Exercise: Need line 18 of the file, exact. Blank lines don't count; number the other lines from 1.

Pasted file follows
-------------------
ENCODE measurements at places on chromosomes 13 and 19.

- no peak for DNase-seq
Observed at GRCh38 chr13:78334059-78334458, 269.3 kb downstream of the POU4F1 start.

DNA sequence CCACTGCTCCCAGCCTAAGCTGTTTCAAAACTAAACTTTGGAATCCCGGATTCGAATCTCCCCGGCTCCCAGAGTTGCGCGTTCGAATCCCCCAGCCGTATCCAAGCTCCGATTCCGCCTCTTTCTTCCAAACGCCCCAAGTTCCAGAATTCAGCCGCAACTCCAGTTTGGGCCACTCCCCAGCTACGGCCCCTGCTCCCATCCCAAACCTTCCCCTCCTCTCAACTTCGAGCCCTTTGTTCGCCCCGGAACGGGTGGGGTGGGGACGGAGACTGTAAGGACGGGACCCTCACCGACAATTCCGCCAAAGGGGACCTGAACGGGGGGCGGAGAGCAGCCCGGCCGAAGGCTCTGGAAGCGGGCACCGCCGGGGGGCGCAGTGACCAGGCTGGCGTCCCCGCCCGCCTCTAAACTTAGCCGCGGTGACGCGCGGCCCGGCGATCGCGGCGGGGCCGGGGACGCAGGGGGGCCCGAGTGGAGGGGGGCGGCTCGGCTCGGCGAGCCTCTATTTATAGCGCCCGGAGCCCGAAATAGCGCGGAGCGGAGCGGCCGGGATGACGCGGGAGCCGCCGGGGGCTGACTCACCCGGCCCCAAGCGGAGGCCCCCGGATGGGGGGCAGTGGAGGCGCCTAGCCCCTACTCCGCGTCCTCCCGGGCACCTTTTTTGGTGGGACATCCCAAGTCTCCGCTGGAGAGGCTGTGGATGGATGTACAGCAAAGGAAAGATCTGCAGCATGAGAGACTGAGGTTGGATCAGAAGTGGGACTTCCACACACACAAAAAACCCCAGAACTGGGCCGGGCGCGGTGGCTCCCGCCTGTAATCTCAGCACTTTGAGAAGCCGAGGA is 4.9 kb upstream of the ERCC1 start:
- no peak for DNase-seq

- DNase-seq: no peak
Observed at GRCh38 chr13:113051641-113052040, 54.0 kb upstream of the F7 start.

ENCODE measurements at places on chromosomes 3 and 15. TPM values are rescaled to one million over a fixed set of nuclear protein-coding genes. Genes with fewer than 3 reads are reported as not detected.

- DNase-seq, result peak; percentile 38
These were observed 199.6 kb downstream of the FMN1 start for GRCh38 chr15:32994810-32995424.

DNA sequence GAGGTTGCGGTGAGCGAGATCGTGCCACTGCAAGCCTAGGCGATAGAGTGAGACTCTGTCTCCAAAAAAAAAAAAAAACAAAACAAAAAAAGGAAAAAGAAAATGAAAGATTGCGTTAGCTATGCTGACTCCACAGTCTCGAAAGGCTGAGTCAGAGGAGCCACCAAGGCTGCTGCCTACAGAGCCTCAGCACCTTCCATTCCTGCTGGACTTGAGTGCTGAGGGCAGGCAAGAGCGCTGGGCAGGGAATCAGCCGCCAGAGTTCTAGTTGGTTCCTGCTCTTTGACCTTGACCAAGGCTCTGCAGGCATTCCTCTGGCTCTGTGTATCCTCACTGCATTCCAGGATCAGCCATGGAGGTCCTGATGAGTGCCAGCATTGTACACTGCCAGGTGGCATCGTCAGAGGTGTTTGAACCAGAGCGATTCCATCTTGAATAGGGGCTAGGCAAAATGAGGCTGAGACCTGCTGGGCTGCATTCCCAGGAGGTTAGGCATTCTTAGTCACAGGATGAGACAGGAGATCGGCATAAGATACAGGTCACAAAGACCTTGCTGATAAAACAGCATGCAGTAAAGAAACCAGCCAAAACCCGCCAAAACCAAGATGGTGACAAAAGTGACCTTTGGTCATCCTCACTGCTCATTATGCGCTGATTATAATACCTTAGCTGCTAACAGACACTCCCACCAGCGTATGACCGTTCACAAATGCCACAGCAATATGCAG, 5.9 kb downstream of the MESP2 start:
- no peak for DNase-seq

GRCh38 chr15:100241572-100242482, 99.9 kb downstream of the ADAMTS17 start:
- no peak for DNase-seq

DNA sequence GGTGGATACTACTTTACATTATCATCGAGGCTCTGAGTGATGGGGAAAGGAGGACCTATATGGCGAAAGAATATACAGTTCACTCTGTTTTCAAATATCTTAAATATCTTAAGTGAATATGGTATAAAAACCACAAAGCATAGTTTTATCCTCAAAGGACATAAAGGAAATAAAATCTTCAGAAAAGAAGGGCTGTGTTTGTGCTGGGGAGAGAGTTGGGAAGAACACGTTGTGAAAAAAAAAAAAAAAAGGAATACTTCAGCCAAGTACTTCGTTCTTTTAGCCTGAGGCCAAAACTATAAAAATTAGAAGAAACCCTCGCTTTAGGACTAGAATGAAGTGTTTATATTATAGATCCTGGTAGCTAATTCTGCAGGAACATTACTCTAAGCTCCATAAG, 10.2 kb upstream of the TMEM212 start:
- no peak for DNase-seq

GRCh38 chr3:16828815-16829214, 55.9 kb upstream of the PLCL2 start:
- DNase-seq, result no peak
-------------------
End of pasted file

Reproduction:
- DNase-seq, result no peak